The Meadows and the Wessons Site

The Meadows is the old NHS building between the Esso garage and The Nags Head. It’s been unused for about three years. It’s become an urban exploring site for some, a hang out for others, a place to rob the copper piping of, and a site to vandalise for no reason by the unscrupulous.

I have, in the past, asked WBC if there was any chance it could be acquired and turned into key worker accommodation or flats for young people to rent. It’s finally been acquired and the boarding has been put up in preparation for development.

What I do know is that WBC haven’t acquired the site, and so I don’t have a clue who has bought it or what they intend on doing with it. We shall have to wait and see what sort of planning application comes forward.

Incidentally, it is officially in the Knaphill ward and not Heathlands so I don’t have much, if any influence. It used to be in the old Brookwood ward and is not in the Brookwood and Bridley Neighbourhood Area.

Some of you will remember the controversy around the Wessons site about three years ago.  As I’m sure many of you will be aware, the former Wessons site has been a blot on the village for many years. It was the most contaminated site in Woking Borough and the pollution it created was deadly to wildlife and a significant inconvenience and health hazard to nearby residents. A developer came forward with a proposal to remediate it but there was a penalty the village would need to accept.

People have been concerned about the height of the development and that it is too high. I look at it, and can see why people think that, especially when viewed from Sheets Heath Lane. What I’ve done is ask the Planning Enforcement team to check the development is following the agreed plans, which I can confirm they are. I’ve also looked into whether the contamination problem has been resolved.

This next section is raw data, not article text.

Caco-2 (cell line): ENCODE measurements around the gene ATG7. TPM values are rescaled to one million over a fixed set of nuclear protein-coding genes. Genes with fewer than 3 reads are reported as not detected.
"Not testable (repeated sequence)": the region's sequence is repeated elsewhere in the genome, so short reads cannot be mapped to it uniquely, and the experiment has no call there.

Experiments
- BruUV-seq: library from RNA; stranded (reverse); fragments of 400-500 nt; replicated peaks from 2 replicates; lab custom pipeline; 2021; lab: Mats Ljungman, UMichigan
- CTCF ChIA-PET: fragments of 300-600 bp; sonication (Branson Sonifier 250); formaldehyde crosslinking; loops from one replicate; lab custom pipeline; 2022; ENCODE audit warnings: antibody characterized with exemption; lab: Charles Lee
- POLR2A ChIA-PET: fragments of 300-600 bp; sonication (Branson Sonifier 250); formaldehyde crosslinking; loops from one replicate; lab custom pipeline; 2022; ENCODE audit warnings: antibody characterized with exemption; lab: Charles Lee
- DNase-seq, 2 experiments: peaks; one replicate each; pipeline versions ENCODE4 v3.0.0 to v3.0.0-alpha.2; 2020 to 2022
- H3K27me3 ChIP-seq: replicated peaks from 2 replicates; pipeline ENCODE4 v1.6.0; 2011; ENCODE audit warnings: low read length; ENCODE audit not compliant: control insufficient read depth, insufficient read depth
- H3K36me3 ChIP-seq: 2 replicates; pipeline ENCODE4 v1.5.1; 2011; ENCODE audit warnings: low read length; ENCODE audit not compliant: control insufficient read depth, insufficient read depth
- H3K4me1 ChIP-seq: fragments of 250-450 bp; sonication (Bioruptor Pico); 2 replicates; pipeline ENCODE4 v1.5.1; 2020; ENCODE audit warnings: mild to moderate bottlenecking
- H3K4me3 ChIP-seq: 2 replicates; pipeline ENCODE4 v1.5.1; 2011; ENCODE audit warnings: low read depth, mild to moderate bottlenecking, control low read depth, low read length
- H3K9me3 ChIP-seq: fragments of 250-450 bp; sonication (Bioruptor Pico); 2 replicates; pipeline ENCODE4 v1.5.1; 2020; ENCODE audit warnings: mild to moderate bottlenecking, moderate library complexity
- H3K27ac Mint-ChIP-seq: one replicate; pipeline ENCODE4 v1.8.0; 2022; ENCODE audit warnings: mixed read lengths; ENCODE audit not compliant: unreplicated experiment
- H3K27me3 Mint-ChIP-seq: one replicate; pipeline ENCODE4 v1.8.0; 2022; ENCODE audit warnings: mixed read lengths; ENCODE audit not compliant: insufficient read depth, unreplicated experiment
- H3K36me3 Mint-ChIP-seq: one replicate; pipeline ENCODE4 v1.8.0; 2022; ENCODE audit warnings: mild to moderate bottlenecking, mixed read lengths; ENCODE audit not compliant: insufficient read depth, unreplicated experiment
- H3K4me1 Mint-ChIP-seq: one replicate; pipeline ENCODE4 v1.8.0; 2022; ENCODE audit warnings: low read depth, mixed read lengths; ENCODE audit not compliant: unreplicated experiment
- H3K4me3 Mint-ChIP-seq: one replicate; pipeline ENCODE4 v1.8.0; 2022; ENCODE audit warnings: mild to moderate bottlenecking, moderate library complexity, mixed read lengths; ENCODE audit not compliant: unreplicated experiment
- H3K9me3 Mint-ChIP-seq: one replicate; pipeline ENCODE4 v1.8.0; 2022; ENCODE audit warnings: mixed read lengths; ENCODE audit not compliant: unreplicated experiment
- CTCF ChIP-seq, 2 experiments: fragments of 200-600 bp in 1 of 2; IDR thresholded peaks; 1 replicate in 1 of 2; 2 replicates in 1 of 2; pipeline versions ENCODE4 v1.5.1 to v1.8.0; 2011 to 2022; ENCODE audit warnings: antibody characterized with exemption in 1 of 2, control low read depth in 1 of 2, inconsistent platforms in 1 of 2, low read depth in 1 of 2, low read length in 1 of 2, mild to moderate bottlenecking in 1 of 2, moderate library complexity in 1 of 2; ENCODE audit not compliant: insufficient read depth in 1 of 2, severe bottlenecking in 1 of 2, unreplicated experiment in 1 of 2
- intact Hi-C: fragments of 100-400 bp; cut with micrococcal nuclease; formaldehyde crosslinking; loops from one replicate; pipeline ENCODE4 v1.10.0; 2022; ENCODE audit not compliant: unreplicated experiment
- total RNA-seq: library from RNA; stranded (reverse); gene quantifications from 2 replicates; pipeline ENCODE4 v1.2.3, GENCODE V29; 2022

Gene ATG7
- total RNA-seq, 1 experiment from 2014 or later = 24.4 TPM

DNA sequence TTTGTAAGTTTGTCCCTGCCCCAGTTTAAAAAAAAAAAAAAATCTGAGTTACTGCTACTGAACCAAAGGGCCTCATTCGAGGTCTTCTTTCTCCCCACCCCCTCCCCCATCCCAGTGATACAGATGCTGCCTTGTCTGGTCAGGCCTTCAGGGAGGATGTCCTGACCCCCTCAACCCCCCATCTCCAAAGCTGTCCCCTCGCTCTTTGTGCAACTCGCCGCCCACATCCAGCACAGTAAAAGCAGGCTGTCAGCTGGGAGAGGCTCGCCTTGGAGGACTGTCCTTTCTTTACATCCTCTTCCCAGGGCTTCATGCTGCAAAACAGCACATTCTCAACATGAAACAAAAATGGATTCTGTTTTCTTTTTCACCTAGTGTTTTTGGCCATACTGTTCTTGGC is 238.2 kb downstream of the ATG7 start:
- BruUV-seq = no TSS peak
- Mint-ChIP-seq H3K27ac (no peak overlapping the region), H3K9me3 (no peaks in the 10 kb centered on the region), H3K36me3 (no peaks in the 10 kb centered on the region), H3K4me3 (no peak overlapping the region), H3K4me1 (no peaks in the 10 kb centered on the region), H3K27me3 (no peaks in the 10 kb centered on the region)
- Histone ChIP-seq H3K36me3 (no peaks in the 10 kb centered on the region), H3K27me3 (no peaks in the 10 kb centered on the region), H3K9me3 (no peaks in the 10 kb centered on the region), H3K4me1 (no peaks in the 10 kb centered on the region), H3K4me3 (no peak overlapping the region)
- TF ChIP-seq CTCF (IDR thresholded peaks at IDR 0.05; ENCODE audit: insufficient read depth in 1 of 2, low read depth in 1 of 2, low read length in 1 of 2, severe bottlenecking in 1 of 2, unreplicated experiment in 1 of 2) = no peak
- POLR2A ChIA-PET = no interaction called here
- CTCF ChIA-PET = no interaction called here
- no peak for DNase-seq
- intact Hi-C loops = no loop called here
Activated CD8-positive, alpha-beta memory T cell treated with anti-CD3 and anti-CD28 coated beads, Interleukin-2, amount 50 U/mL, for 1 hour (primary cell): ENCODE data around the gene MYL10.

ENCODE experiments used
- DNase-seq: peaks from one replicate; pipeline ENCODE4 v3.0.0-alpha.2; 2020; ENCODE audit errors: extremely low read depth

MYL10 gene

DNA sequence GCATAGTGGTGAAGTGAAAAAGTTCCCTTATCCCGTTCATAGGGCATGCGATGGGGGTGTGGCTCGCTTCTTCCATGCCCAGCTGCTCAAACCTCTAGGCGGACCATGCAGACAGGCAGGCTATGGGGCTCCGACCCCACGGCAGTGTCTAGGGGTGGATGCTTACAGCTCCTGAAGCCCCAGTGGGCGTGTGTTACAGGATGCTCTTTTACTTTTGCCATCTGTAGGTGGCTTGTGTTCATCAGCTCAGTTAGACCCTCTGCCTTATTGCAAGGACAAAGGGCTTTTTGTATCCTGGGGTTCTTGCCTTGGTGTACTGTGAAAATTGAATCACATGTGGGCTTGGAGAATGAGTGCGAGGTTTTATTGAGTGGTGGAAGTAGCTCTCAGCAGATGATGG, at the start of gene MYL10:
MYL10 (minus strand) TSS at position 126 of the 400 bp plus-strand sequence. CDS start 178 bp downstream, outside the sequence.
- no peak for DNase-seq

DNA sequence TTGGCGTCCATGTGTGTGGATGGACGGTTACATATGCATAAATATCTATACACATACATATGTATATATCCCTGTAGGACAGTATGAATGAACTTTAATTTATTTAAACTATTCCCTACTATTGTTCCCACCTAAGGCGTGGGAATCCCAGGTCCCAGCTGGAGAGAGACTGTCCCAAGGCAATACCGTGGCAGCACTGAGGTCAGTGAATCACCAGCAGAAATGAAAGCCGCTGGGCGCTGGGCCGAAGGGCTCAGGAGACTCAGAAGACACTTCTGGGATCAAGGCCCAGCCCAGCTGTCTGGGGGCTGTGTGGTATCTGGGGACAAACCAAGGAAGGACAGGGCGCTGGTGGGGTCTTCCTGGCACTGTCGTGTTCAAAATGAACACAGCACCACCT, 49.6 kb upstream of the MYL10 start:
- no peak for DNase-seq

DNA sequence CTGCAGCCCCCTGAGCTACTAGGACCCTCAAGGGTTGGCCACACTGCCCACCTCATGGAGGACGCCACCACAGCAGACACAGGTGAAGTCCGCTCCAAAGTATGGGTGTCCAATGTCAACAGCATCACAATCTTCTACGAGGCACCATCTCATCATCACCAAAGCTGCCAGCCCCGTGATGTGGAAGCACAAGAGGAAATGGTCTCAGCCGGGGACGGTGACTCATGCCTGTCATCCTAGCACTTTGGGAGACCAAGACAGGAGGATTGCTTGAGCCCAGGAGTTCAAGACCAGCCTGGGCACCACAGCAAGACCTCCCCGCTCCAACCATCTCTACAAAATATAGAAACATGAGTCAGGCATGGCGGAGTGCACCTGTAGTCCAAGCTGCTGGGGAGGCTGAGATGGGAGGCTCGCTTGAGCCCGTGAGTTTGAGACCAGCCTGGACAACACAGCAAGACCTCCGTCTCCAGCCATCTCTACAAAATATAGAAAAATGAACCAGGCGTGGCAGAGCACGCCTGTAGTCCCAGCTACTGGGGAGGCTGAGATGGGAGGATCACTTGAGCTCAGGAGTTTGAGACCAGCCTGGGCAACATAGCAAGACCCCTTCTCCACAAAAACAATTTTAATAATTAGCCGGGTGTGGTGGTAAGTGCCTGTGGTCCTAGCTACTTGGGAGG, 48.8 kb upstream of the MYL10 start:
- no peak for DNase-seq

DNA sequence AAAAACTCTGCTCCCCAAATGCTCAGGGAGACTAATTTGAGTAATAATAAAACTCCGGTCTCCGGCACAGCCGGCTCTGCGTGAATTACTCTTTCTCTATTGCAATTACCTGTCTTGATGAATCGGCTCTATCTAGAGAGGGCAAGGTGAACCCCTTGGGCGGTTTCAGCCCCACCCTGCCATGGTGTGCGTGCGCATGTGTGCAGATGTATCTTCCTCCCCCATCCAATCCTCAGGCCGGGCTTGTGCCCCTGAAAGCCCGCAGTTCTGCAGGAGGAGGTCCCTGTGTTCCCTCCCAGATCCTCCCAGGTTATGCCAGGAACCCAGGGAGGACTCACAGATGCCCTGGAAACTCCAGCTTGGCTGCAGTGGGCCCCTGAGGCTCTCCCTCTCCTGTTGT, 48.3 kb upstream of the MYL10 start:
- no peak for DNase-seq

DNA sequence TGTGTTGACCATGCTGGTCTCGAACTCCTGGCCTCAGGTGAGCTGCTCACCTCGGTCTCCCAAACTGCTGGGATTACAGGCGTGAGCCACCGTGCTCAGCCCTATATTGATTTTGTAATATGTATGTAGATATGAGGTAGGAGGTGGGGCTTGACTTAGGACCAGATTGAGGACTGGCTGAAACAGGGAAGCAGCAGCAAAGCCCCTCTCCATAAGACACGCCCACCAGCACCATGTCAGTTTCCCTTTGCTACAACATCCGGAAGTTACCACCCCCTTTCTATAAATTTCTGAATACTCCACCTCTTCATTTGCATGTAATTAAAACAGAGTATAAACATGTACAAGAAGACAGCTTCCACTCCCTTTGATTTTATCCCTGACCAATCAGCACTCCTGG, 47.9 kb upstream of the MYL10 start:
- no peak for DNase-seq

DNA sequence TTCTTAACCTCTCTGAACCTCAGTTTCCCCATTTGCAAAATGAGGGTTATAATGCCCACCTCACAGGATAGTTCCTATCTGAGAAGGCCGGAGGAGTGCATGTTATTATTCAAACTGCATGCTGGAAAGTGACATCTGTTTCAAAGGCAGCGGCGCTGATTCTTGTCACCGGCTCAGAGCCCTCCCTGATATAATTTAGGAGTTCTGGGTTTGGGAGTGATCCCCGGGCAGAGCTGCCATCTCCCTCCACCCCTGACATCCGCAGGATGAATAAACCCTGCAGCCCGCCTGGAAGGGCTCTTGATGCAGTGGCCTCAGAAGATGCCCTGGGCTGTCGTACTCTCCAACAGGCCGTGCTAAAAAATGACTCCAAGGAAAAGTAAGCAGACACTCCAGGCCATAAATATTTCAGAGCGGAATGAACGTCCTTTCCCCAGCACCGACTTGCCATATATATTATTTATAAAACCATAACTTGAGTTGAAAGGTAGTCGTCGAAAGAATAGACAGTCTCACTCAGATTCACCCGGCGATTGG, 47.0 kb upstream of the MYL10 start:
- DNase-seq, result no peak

For those of you unaware of the issues caused by the site, during the lifetime of the yard, creosote had been allowed to seep into the ground. This in turn entered the groundwater which caused localised environmental damage.

Due to the heavy clay soil conditions, and the length of time that the contamination had taken place, remediation of the ground would be difficult. However, by taking a pioneering approach to the remediation, a solution was found. This involved mixing the contaminated soil with a binding agent that would ‘lock in’ the contaminants which created an impermeable barrier that has stopped any further leakage into the watercourse.

Since remediation of the land, the Council has not received any reports of contamination. Tests has shown that it is not leaching out and the subsurface has been used as part of the foundation for the new building.

Following the successful remediation of the Wessons site, this process has been used across the country, ensuring historic contamination issues don’t continue to pose a risk to local residents and the wider environment; nor blight the future use and sale of the land. I find this quite satisfying, knowing the process was first used in Brookwood.